August 15, 2015 | By Pieter Friedrich, OFMI Advisor
Today, in recognition of India’s 68th Independence Day, I want to talk about democracy, about equality, about liberty, about prosperity, and about peace.
The independence of any people from colonial shackles is an event deserving fervent celebration, but achieving independence is, unfortunately, not necessarily synonymous with achieving liberty, as historian Clarence Carson explains:
“It sometimes happens that a colonial revolt will result in both national independence and increased protections of individual liberty. It happened in America in the 1770s and 1780s. But it hardly follows that one will lead to the other. In the 20th century, there have been colonial revolutions in many lands. Often, they have been promoted and defended under the banner of freedom. In fact, 20th century revolutions have usually resulted in one party rule, dictatorship, and tyranny, even those that did achieve national independence. However desirable national independence may be, it is something quite different and separable from freedom.” 
The foundation of any true democracy is the free practice and propagation of religion without interference by the State. This is why, for instance, the very first amendment of the United States Constitution protects religious liberty. James Madison, called the “Father of the Constitution” and considered chief architect of the Bill of Rights (among which rights are the First Amendment), wrote:
“We are teaching the world the great truth that governments do better without kings and nobles than with them. The merit will be doubled by the other lesson that religion flourishes in greater purity without, than with, the aid of Government.” 
That is, it was the considered opinion of the author of the world’s oldest written constitution that religion is more likely to be practiced free of force or fraud when the State has nothing to do with it. He did not stand alone in holding to this principle. John Adams, second president of the United States, put it thus: “Nothing is more dreaded than the national government meddling with religion.” 
When they do meddle with religion, national governments often justify it in terms of a perceived necessity to prevent “antinational sentiment,” to protect people from “force or fraud,” or to somehow test the sincerity of a person’s beliefs. Yet, as Thomas Jefferson, author of the U.S. Declaration of Independence, stated: “The opinions of men are not the object of civil government, nor under its jurisdiction; that to suffer the civil magistrate to intrude his powers into the field of opinion and to restrain the profession or propagation of principles on supposition of their ill tendency is a dangerous fallacy, which at once destroys all religious liberty.”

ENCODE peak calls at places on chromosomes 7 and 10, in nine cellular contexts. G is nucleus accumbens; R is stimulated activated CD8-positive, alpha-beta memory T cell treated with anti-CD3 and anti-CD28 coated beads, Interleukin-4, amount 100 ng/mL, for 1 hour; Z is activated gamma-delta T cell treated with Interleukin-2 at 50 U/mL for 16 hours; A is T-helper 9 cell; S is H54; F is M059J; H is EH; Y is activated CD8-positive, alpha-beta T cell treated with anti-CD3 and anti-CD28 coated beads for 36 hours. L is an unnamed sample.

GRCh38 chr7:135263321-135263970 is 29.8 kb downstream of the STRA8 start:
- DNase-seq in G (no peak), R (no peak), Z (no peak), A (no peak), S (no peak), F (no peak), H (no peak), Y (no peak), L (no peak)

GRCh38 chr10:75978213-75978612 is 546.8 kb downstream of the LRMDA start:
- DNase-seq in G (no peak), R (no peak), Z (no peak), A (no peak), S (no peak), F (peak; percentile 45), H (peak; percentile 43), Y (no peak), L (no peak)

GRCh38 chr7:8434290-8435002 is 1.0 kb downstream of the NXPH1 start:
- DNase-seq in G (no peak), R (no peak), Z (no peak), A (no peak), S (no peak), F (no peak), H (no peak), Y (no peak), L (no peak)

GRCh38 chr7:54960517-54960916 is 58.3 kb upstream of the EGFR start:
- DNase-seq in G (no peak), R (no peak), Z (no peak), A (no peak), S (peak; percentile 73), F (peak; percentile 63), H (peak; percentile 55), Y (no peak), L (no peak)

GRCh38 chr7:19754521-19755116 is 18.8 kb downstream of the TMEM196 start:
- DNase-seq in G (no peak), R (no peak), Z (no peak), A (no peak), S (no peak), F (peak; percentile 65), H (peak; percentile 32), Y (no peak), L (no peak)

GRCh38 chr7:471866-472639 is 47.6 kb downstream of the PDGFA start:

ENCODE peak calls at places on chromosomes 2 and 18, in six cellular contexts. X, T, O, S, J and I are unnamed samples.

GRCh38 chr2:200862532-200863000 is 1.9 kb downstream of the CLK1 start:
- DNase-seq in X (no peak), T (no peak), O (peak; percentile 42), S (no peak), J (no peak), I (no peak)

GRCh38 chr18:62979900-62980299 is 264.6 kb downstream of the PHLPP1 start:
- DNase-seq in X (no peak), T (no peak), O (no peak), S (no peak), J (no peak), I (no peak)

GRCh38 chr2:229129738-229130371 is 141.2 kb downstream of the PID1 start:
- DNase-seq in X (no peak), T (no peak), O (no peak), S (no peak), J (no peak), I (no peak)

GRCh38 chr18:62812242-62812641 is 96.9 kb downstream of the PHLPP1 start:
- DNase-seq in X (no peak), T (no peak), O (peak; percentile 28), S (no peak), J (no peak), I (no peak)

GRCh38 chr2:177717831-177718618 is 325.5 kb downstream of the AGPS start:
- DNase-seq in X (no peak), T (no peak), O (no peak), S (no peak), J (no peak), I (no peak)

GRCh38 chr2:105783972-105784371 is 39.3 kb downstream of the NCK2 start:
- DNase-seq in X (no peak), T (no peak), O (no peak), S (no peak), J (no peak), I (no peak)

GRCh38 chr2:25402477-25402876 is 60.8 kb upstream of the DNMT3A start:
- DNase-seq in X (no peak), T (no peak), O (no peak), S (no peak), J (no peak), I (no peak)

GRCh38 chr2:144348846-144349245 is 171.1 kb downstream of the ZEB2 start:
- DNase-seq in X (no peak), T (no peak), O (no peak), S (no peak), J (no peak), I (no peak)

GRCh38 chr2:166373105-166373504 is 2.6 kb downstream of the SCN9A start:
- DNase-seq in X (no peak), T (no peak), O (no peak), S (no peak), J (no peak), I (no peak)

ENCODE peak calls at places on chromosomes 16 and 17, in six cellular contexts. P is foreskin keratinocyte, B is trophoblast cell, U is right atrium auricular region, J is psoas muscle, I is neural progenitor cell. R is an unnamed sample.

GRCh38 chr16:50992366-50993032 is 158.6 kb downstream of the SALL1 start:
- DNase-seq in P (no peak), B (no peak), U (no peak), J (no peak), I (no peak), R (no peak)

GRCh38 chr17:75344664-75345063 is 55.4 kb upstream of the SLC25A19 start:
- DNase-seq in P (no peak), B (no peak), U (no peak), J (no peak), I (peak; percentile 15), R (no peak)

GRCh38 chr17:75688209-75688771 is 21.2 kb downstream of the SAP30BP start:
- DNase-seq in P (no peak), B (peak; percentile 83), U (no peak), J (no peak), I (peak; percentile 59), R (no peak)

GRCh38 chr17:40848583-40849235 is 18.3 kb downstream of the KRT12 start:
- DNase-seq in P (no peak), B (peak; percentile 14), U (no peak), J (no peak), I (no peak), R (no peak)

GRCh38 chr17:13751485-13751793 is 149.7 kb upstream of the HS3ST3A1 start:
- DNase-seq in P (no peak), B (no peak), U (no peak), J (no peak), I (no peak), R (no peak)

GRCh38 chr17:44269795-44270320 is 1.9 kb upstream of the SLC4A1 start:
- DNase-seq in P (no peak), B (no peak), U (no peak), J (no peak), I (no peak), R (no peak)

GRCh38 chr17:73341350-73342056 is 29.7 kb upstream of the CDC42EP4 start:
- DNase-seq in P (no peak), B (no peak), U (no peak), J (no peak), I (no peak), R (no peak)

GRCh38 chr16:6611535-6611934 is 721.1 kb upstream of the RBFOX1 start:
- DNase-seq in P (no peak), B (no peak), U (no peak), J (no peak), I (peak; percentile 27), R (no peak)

So we come to considering how India fares as it celebrates achieving national independence.
In February 2015, Indian Prime Minister Narendra Modi declared: “My government will ensure that there is complete freedom of faith and that everyone has the undeniable right to retain or adopt the religion of his or her choice without coercion or undue influence.” 
That sounds pretty good. If all you heard was that soundbite, you might be convinced. But we need to seek a little more information. What does Modi mean when he talks about “freedom of faith”? Let’s look deeper.
One of his earliest acts after being elected Chief Minister of the State of Gujarat was to pass the so-called “Religious Freedom Act of 2003.”
This act says that if you want to switch your religion, you first have to ask permission from the government. The act says this is to prevent “forcible” conversions, but it says force includes talking about divine displeasure. That means that if I told a Gujarati that I believe “the fear of God is the beginning of wisdom,” a saying of Solomon taught by both Christians and Muslims worldwide, then I can face up to four years in prison and a 100,000 rupee fine.
Modi’s cabinet ministers and senior members of party, the BJP, have repeatedly demanded this be made a national law. In December 2014, arguing the necessity of the national government meddling in religion, Home Minister Rajnath Singh said: “To check conversion, I think an anti-conversion law needs to be framed. All political parties should think about this.” 
Yet, in February of this year, Modi also said: “We cannot accept violence against any religion on any pretext, and I strongly condemn such violence.” 
That sounds pretty good, too. Another soundbite. Let’s look deeper.
In 2002, six months after becoming Chief Minister, Modi’s government in Gujarat sponsored a genocide against minorities, about which the U.S. State Department reported: